Pete's Walks- Bison Hill and Totternhoe (page 1 of 3)

If you are considering walking this route yourself, please see my disclaimer. You may also like to see these notes about the maps.

Google map of the walk

I did this walk of about 7.3 miles on Sunday, 24th July, 2016 (the previous day had been very hot and humid, so instead of doing one long walk I'd decided to do two shorter walks on successive days). It was a repeat of a walk I'd done almost exactly one year previously but in the opposite (clockwise) direction.

I parked at the car park at Bison Hill (Grid Reference SP 999185 - curiously, it's not named on the map) in Whipsnade and started walking about 10.35am. I took the path from the end of the car park and followed it to a metal kissing-gate, beyond which the path continued through long grass as it contoured round the top of the hill, with splendid views over the Vale of Aylesbury. There were many butterflies, including Marbled Whites and Chalkhill Blues, and I passed some lovely pink Musk Mallow. The path curved right and after a while dropped steeply for a few yards to where two old sunken lanes or drovers' ways crossed. I went straight on here, continuing to descend.

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View towards Ivinghoe Beacon from Bison Hill

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The path on Bison Hill

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The path on Bison Hill

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Chalkhill Blue

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The path descending Bison Hill

At the foot of the slope I turned left on a faint path for a few yards, then turned right to follow a path along the foot of the Whipsnade and Dunstable Downs (just to my left was a fence with a farm track the other side of it). I was surprised (and disappointed) to find the first half mile or so of this path to be quite a struggle. In many places it was very badly overgrown with nettles and brambles - at one point I had to move four thick brambles that were roughly at face height (and I'm over 6ft tall). I seriously considered giving up and going back at one point, but persevered and eventually made it through to a clearer section where there were no longer any bushes on my right. Here I met a couple of walkers coming the other way, both in shorts and short-sleeved shirts, and after I told them how bad it had been, they sensibly took my advice and tried an alternative route to Bison Hill. I then went through a metal kissing-gate and continued on my way along the foot of the Downs, the path now being perfectly clear (just as the other section has always been in the past). After several hundred yards (and having gone through another gate) I reached a gate on my left where a path ran past the end of the London Gliding Club (I'd had it on my left for about half-a-mile as I followed the foot of the Downs).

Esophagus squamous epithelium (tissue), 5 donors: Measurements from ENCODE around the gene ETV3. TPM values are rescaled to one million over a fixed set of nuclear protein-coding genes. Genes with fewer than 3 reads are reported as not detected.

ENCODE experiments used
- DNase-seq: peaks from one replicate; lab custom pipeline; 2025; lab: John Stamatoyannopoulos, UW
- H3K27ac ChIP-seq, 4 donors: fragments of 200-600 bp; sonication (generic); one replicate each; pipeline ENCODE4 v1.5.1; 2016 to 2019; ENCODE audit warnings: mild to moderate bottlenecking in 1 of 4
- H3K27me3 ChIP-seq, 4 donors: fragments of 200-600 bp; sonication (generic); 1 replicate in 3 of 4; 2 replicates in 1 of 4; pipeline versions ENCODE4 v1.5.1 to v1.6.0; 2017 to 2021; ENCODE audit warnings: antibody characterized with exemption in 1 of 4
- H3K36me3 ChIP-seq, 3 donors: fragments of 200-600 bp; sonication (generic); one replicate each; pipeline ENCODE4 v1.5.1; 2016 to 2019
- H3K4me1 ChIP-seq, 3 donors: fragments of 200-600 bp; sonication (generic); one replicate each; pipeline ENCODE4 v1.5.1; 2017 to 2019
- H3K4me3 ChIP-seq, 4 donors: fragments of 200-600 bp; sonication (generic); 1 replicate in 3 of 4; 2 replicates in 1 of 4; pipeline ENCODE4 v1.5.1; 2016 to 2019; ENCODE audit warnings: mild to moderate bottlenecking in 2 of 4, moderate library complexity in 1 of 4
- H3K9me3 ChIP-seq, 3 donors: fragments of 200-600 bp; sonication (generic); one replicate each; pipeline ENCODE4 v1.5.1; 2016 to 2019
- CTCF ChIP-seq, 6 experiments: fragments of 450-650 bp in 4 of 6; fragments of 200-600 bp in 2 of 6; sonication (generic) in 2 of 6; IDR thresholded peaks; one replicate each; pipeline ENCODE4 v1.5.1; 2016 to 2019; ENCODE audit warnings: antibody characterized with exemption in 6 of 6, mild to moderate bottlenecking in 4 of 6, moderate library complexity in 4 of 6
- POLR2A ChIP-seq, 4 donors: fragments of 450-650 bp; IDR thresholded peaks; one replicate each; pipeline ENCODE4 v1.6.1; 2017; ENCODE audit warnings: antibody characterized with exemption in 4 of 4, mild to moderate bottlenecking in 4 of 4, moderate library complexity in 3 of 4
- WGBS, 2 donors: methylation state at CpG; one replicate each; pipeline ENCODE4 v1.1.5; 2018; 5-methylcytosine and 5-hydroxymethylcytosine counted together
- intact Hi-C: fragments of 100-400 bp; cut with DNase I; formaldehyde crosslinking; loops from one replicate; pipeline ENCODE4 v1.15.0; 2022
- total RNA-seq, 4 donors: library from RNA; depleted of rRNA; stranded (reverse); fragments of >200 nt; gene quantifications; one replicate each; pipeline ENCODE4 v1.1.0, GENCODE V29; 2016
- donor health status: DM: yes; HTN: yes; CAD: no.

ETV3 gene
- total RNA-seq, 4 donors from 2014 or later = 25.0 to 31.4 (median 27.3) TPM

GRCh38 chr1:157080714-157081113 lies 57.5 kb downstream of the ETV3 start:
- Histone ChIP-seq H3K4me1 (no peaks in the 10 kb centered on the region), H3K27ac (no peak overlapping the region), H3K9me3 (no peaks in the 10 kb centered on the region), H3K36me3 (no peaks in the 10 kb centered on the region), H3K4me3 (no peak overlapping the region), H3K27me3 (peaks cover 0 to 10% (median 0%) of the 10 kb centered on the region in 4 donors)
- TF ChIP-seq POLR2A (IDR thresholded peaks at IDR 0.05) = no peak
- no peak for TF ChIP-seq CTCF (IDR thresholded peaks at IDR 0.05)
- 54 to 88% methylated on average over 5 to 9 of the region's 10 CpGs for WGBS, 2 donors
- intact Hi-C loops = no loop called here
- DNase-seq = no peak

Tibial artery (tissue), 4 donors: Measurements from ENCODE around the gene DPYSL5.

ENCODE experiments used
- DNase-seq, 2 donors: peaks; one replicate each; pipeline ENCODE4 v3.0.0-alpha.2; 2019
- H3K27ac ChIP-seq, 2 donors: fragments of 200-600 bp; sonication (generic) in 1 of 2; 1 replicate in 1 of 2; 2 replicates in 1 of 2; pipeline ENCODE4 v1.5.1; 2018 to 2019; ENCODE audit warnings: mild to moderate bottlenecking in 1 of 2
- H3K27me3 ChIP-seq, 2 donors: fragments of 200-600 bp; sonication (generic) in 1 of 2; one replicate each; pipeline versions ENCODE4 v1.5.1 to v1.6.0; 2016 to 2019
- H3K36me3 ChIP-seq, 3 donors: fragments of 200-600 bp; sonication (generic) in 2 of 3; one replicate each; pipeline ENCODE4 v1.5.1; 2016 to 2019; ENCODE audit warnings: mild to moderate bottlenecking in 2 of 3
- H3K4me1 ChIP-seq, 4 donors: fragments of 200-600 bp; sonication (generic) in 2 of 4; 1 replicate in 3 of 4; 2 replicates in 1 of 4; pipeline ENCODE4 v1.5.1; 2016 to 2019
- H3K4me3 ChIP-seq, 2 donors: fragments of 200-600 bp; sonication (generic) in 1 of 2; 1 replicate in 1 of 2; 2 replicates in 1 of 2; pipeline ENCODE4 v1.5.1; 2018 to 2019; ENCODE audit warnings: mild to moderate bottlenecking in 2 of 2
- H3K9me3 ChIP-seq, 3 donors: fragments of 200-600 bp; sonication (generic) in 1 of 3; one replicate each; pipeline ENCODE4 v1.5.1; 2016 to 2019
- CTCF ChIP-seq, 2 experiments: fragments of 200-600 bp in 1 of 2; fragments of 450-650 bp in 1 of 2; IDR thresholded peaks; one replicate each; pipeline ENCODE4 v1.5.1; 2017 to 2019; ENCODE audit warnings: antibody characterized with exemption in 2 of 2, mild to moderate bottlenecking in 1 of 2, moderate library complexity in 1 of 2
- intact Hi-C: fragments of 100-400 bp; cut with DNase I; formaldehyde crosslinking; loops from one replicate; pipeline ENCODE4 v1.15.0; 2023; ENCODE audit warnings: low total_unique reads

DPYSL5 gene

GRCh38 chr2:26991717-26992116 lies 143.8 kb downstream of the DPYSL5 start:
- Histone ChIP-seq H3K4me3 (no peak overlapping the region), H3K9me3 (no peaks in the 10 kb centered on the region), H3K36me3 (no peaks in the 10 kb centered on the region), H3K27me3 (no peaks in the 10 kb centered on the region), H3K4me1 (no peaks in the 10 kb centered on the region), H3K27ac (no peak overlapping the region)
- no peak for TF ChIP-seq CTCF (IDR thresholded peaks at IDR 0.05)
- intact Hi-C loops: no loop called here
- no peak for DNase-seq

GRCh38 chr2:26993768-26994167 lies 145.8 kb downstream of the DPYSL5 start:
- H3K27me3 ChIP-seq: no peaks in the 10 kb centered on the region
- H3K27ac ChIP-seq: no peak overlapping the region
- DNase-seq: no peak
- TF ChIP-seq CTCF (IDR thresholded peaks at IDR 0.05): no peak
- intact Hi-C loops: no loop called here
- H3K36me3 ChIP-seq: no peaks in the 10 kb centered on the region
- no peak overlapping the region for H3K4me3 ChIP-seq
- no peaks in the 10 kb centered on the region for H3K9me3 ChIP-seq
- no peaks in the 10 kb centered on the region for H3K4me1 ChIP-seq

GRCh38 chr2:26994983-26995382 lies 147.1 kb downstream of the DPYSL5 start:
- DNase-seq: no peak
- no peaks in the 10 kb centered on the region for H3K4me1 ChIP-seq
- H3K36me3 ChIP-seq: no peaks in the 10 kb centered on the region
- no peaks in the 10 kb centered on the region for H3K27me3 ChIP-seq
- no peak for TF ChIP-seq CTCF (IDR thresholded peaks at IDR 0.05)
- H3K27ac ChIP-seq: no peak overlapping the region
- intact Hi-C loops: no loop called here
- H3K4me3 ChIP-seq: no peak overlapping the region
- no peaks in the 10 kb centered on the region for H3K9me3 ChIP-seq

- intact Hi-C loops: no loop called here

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Near the start of the start of the path along the foot of the Downs

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The path along the foot of the Downs

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One of the overgrown sections along the path along the foot of the Downs - in places there were brambles across the path at face height

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The path along the foot of the Downs - this is more like how it usually is

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The path along the foot of the Downs

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The path along the foot of the Downs, approaching the metal gate where I turned left

The path followed a track, with a hedge on the left, for a few hundred yards until it reached a road and a T-junction. I carefully crossed over and went down Wellhead Road opposite. After about a hundred yards I took a path on the left - this followed what could possibly be described as a broad and overgrown track, with a hedge or bushes to my left. There was evidence that cows had grazed here, but they weren't here today. The path ended when it met a lane by Doolittle Mill, where I turned right.

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The path beside the London gliding club

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The path beside the London gliding club

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The road at Wellhead

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The path going left from Wellhead to Doolittle Mill

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The path going left from Wellhead to Doolittle Mill

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The path going left from Wellhead to Doolittle Mill